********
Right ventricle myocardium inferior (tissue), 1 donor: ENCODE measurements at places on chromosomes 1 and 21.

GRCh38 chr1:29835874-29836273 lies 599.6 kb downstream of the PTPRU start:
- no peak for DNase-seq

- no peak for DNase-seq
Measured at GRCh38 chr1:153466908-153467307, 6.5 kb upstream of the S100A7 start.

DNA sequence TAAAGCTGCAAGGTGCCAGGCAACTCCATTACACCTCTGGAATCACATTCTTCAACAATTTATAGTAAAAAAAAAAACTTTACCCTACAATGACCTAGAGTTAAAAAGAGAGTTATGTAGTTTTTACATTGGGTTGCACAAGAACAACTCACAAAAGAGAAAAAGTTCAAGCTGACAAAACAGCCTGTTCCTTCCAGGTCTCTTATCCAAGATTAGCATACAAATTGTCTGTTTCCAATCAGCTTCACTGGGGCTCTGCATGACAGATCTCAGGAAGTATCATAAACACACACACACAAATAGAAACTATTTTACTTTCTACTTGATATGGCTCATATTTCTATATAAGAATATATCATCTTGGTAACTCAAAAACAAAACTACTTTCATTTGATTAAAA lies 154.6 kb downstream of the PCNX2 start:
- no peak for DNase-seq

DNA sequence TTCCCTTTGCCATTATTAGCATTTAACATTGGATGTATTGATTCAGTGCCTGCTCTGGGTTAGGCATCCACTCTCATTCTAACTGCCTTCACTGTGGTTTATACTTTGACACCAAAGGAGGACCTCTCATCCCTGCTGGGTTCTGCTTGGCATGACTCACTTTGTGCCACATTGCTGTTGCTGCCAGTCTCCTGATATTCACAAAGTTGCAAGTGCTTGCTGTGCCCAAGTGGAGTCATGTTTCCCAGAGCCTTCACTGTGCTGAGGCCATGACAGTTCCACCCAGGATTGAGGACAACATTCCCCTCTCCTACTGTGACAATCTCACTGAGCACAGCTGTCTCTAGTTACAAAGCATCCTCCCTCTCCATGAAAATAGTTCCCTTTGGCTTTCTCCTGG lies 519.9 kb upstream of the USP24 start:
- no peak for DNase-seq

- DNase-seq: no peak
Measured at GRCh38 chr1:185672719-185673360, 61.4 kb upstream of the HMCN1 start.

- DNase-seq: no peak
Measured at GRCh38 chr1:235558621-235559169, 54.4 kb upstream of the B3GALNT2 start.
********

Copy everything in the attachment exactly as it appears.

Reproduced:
Right ventricle myocardium inferior (tissue), 1 donor: ENCODE measurements at places on chromosomes 1 and 21.

GRCh38 chr1:29835874-29836273 lies 599.6 kb downstream of the PTPRU start:
- no peak for DNase-seq

- no peak for DNase-seq
Measured at GRCh38 chr1:153466908-153467307, 6.5 kb upstream of the S100A7 start.

DNA sequence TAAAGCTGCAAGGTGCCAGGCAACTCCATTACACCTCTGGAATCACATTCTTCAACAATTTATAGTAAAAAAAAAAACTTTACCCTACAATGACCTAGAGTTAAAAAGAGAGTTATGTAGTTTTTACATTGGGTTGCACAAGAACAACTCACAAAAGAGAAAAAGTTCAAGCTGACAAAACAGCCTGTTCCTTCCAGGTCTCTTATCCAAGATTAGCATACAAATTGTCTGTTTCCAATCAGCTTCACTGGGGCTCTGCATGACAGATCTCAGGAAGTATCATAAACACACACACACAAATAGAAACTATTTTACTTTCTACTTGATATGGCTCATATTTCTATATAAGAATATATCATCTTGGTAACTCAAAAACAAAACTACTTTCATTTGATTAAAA lies 154.6 kb downstream of the PCNX2 start:
- no peak for DNase-seq

DNA sequence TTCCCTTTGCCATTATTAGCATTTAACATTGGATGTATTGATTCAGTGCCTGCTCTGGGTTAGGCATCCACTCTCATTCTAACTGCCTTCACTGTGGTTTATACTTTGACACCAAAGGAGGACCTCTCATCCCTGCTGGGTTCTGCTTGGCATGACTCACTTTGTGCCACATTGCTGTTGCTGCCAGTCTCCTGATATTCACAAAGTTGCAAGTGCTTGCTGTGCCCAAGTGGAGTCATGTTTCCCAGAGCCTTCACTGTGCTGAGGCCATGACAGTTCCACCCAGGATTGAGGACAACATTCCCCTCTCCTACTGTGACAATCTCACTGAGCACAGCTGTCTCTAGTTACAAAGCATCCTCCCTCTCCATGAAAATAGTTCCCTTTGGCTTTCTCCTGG lies 519.9 kb upstream of the USP24 start:
- no peak for DNase-seq

- DNase-seq: no peak
Measured at GRCh38 chr1:185672719-185673360, 61.4 kb upstream of the HMCN1 start.

- DNase-seq: no peak
Measured at GRCh38 chr1:235558621-235559169, 54.4 kb upstream of the B3GALNT2 start.